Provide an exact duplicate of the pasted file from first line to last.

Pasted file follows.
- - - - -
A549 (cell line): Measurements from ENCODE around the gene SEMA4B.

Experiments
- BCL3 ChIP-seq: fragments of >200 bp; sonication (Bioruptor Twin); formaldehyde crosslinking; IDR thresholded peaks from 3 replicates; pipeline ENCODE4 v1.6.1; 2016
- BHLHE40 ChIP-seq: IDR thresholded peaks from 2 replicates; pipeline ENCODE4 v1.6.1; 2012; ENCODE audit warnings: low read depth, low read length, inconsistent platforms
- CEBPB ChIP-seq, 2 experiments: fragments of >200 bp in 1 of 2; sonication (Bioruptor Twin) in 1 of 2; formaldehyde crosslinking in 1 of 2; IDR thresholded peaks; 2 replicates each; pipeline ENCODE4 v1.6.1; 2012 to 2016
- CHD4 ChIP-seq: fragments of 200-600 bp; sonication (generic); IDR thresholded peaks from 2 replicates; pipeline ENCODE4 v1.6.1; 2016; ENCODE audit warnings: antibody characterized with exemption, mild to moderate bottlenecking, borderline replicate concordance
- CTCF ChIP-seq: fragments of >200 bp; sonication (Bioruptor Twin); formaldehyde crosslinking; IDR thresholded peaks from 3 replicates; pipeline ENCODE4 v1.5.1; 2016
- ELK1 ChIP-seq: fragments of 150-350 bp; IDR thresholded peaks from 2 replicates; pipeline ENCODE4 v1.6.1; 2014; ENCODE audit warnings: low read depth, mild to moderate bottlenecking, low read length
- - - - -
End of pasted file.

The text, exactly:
A549 (cell line): Measurements from ENCODE around the gene SEMA4B.

Experiments
- BCL3 ChIP-seq: fragments of >200 bp; sonication (Bioruptor Twin); formaldehyde crosslinking; IDR thresholded peaks from 3 replicates; pipeline ENCODE4 v1.6.1; 2016
- BHLHE40 ChIP-seq: IDR thresholded peaks from 2 replicates; pipeline ENCODE4 v1.6.1; 2012; ENCODE audit warnings: low read depth, low read length, inconsistent platforms
- CEBPB ChIP-seq, 2 experiments: fragments of >200 bp in 1 of 2; sonication (Bioruptor Twin) in 1 of 2; formaldehyde crosslinking in 1 of 2; IDR thresholded peaks; 2 replicates each; pipeline ENCODE4 v1.6.1; 2012 to 2016
- CHD4 ChIP-seq: fragments of 200-600 bp; sonication (generic); IDR thresholded peaks from 2 replicates; pipeline ENCODE4 v1.6.1; 2016; ENCODE audit warnings: antibody characterized with exemption, mild to moderate bottlenecking, borderline replicate concordance
- CTCF ChIP-seq: fragments of >200 bp; sonication (Bioruptor Twin); formaldehyde crosslinking; IDR thresholded peaks from 3 replicates; pipeline ENCODE4 v1.5.1; 2016
- ELK1 ChIP-seq: fragments of 150-350 bp; IDR thresholded peaks from 2 replicates; pipeline ENCODE4 v1.6.1; 2014; ENCODE audit warnings: low read depth, mild to moderate bottlenecking, low read length